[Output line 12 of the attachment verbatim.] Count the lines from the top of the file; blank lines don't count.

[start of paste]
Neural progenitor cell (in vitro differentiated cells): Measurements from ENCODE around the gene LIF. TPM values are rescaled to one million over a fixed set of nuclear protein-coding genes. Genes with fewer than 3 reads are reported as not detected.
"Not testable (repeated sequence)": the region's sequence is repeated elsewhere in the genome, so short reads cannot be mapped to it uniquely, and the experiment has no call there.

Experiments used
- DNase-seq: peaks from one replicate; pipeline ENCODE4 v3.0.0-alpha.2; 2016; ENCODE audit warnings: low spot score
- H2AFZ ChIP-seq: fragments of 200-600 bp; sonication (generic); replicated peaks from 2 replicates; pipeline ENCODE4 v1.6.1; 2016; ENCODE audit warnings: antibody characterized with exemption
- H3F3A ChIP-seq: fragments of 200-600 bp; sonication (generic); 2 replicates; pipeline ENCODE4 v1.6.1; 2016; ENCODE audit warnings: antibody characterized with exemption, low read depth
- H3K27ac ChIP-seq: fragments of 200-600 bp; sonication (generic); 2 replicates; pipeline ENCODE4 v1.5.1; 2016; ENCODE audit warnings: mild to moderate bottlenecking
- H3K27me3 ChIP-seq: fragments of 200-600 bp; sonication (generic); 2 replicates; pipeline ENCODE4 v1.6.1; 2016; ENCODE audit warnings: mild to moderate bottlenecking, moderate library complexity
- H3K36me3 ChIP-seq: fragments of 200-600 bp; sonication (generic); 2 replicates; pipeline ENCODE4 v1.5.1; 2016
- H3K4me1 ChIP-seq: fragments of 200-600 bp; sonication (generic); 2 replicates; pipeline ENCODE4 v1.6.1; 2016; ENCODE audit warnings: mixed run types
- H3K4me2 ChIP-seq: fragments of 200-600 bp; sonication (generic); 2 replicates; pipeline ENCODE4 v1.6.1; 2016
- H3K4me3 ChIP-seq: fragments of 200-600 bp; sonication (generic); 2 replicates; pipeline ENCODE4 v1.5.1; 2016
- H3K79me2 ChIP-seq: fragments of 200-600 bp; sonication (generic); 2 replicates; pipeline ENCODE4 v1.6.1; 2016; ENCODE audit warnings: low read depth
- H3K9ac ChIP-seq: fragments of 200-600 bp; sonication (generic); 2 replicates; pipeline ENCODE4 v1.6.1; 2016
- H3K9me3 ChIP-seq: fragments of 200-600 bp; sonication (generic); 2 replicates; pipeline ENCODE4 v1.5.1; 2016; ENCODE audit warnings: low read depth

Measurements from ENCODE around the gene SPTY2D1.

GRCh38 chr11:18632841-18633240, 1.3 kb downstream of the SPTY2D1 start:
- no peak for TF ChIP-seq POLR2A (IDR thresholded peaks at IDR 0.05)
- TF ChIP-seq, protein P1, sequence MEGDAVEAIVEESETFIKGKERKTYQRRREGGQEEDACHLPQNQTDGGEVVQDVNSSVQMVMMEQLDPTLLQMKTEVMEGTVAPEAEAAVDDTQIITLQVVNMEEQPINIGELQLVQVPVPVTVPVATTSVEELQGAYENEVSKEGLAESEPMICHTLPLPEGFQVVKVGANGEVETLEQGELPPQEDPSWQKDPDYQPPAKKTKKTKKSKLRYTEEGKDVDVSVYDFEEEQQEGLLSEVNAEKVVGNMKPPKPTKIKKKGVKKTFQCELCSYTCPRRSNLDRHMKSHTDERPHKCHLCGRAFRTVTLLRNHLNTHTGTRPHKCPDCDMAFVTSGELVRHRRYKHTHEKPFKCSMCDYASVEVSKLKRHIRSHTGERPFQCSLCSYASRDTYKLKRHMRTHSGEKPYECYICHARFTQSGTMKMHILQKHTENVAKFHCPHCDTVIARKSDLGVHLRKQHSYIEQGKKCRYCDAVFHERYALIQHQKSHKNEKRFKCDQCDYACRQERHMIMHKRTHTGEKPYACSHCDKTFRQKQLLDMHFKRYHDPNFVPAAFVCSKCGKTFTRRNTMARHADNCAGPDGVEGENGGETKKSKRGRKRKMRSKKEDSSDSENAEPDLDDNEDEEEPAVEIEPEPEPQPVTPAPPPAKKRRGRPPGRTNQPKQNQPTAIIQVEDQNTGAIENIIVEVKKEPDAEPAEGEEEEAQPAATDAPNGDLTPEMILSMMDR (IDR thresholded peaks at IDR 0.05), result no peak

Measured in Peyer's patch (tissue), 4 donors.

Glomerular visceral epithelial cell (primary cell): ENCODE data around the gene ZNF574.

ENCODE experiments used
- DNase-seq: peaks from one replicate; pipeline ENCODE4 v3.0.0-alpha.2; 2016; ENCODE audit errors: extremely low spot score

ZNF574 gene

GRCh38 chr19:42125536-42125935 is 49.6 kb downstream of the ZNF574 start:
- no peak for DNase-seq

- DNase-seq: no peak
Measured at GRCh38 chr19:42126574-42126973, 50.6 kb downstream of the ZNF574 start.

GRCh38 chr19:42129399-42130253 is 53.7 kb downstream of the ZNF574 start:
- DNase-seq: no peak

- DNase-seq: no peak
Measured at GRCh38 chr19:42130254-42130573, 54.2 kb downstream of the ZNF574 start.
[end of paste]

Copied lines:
- H3K4me3 ChIP-seq: fragments of 200-600 bp; sonication (generic); 2 replicates; pipeline ENCODE4 v1.5.1; 2016